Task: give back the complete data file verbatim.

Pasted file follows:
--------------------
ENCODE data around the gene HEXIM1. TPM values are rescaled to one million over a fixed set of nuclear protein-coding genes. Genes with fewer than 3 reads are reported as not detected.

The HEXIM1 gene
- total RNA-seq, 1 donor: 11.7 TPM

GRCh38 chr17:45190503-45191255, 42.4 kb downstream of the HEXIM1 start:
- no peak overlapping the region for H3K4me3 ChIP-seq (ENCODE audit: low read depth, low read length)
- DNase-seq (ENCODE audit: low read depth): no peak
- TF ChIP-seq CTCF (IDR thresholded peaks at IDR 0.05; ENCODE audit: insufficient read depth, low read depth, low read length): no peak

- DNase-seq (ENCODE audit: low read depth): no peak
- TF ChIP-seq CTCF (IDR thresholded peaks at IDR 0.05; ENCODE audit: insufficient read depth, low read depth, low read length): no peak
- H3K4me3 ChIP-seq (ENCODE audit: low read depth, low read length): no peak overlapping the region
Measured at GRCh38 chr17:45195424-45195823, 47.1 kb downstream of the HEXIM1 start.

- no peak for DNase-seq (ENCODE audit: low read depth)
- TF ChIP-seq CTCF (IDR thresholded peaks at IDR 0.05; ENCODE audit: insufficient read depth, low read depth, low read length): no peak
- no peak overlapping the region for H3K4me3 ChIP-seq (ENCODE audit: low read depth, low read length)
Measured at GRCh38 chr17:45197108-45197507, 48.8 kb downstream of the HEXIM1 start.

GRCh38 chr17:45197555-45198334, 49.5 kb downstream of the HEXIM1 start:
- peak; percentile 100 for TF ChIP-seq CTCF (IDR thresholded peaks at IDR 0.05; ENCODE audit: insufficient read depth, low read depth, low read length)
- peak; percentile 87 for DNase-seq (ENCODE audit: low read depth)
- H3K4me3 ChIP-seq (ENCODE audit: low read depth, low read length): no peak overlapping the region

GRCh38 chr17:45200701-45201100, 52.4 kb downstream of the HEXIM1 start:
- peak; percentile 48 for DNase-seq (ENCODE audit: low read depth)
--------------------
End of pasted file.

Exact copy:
ENCODE data around the gene HEXIM1. TPM values are rescaled to one million over a fixed set of nuclear protein-coding genes. Genes with fewer than 3 reads are reported as not detected.

The HEXIM1 gene
- total RNA-seq, 1 donor: 11.7 TPM

GRCh38 chr17:45190503-45191255, 42.4 kb downstream of the HEXIM1 start:
- no peak overlapping the region for H3K4me3 ChIP-seq (ENCODE audit: low read depth, low read length)
- DNase-seq (ENCODE audit: low read depth): no peak
- TF ChIP-seq CTCF (IDR thresholded peaks at IDR 0.05; ENCODE audit: insufficient read depth, low read depth, low read length): no peak

- DNase-seq (ENCODE audit: low read depth): no peak
- TF ChIP-seq CTCF (IDR thresholded peaks at IDR 0.05; ENCODE audit: insufficient read depth, low read depth, low read length): no peak
- H3K4me3 ChIP-seq (ENCODE audit: low read depth, low read length): no peak overlapping the region
Measured at GRCh38 chr17:45195424-45195823, 47.1 kb downstream of the HEXIM1 start.

- no peak for DNase-seq (ENCODE audit: low read depth)
- TF ChIP-seq CTCF (IDR thresholded peaks at IDR 0.05; ENCODE audit: insufficient read depth, low read depth, low read length): no peak
- no peak overlapping the region for H3K4me3 ChIP-seq (ENCODE audit: low read depth, low read length)
Measured at GRCh38 chr17:45197108-45197507, 48.8 kb downstream of the HEXIM1 start.

GRCh38 chr17:45197555-45198334, 49.5 kb downstream of the HEXIM1 start:
- peak; percentile 100 for TF ChIP-seq CTCF (IDR thresholded peaks at IDR 0.05; ENCODE audit: insufficient read depth, low read depth, low read length)
- peak; percentile 87 for DNase-seq (ENCODE audit: low read depth)
- H3K4me3 ChIP-seq (ENCODE audit: low read depth, low read length): no peak overlapping the region

GRCh38 chr17:45200701-45201100, 52.4 kb downstream of the HEXIM1 start:
- peak; percentile 48 for DNase-seq (ENCODE audit: low read depth)